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Is Bike Riding Good for Osteoarthritis of the Knee?

by
author image Rachel Nall
Rachel Nall began writing in 2003. She is a former managing editor for custom health publications, including physician journals. She has written for The Associated Press and "Jezebel," "Charleston," "Chatter" and "Reach" magazines. Nall is currently pursuing her Bachelor of Science in Nursing at the University of Tennessee.
Is Bike Riding Good for Osteoarthritis of the Knee?
Bicycle riding can relieve the pain and inflammation of osteoarthritis. Photo Credit g-stockstudio/iStock/Getty Images

Osteoarthritis is a degenerative form of arthritis that results from wear and tear to the knee joint and knee cartilage over time. Your knees, hips, shoulders and hands are most susceptible to osteoarthritis damage. If you experience osteoarthritis, you can engage in low-impact exercises like bicycle riding. There are many types of bicycle riding, however, and some may be better than others for arthritis treatment.

Recommended Types

While outdoor bicycle riding allows you to see scenery and be outdoors, the lumps and bumps of an outdoor bicycle ride, particularly if you're mountain biking, might be too hard on your knees. Instead, try stationary bicycle riding, which is less hard on the knees. Recumbent bicycles, another option, allow you to cycle in a sitting position. These bicycles might be a good option for you if you also experience lower back pain because the recumbent position reduces the strain on your joints.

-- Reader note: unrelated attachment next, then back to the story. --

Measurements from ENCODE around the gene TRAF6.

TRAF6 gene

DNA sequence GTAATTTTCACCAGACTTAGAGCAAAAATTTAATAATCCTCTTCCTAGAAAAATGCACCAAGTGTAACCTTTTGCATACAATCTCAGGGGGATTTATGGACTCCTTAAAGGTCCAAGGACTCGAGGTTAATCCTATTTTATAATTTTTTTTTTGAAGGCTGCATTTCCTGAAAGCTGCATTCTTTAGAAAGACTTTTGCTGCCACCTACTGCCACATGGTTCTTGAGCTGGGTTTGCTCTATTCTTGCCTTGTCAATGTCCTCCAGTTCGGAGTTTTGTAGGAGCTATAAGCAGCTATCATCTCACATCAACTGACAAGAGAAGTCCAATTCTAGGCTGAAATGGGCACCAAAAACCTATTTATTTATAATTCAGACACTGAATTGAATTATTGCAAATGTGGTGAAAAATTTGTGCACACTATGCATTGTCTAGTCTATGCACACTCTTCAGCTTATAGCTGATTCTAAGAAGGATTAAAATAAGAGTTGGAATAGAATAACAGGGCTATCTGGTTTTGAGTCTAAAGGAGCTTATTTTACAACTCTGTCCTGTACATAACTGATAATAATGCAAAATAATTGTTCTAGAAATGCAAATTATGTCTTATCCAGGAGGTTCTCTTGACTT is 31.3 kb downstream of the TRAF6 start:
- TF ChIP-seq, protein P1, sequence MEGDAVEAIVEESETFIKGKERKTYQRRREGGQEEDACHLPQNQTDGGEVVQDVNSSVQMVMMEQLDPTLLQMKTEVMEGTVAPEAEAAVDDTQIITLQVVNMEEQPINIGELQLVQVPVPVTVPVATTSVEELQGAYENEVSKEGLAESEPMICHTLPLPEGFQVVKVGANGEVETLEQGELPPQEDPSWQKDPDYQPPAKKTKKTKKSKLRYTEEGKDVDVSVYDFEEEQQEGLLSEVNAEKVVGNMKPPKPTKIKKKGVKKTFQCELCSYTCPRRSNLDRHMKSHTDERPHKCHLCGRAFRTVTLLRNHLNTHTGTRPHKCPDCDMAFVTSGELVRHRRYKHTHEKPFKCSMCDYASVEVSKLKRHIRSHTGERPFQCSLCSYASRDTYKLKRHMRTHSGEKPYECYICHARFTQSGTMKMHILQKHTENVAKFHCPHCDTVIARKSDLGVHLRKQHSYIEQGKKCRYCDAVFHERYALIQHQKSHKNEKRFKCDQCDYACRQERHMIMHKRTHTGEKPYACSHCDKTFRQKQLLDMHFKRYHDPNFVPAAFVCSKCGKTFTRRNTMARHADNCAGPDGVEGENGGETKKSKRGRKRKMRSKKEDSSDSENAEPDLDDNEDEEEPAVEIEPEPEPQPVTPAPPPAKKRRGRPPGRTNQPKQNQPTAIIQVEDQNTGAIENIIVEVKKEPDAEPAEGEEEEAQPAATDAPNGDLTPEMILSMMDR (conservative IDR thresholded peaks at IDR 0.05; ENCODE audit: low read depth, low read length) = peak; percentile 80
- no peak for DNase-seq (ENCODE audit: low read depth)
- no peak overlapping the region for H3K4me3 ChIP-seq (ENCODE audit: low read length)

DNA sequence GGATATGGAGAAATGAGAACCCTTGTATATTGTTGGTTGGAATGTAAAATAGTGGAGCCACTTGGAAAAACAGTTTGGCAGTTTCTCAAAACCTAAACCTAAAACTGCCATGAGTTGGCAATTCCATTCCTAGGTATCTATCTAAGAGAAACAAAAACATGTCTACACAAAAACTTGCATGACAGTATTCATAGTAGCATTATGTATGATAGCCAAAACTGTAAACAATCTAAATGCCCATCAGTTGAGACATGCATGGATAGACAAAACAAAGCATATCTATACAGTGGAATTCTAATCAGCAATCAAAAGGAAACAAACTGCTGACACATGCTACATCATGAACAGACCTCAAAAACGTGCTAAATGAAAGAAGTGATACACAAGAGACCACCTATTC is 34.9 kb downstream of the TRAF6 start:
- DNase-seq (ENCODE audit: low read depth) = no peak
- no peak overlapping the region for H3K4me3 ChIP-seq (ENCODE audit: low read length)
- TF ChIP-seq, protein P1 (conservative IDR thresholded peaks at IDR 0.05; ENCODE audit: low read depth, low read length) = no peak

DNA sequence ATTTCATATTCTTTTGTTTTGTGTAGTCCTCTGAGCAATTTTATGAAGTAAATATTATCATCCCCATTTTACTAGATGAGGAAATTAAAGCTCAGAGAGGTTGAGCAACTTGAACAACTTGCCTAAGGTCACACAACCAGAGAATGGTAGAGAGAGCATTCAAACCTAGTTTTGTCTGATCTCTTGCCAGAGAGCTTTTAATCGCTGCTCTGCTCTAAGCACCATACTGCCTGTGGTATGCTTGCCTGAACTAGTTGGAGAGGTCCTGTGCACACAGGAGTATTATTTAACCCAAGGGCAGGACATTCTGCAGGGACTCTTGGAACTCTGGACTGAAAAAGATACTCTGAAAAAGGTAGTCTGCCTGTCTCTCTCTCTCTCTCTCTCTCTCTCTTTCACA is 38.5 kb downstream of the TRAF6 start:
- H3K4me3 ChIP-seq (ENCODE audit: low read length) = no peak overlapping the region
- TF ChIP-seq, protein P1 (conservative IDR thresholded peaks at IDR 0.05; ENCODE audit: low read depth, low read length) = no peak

Fit Considerations

“Cycling is considered to be low-impact on the knees,” said Mike Cushionbury, “Bicycling” magazine editor in a Rodale.com interview. “But there are a few bike fit mistakes that can void that.” If your bicycle is improperly fitted, you may experience greater strain on the knee joint. To protect your knees, you should set your bike seat at a height where you can straighten the leg on the pedal’s downstroke. Setting the seat too low can place pressure on the knees. If you find your knees are bowing out slightly when you pedal, this is another sign that your seat is too short.

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Tips

While cycling is a low-impact exercise, it can result in some stiffness and soreness. To minimize this and prevent injury, warm up the muscles with a five-minute walk or pedaling session with very light resistance. Stretch the muscles you are about to work, paying careful attention to the quadriceps and calves, which pull on your knees. After you exercise, taking an anti-inflammatory medication or icing your affected knee can help to reduce swelling and stiffness.

If You Experience Pain

While it’s natural to experience some slight stiffness in the knees when you begin to exercise, this should subside as your muscles become warmer. What is not normal, however, is pain. If your knees begin to hurt while you are riding your bicycle, cease the exercise. Speak to your physician about your symptoms and consider an evaluation with a bicycle fit specialist who can instruct you in proper ways to fit your bike.

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References

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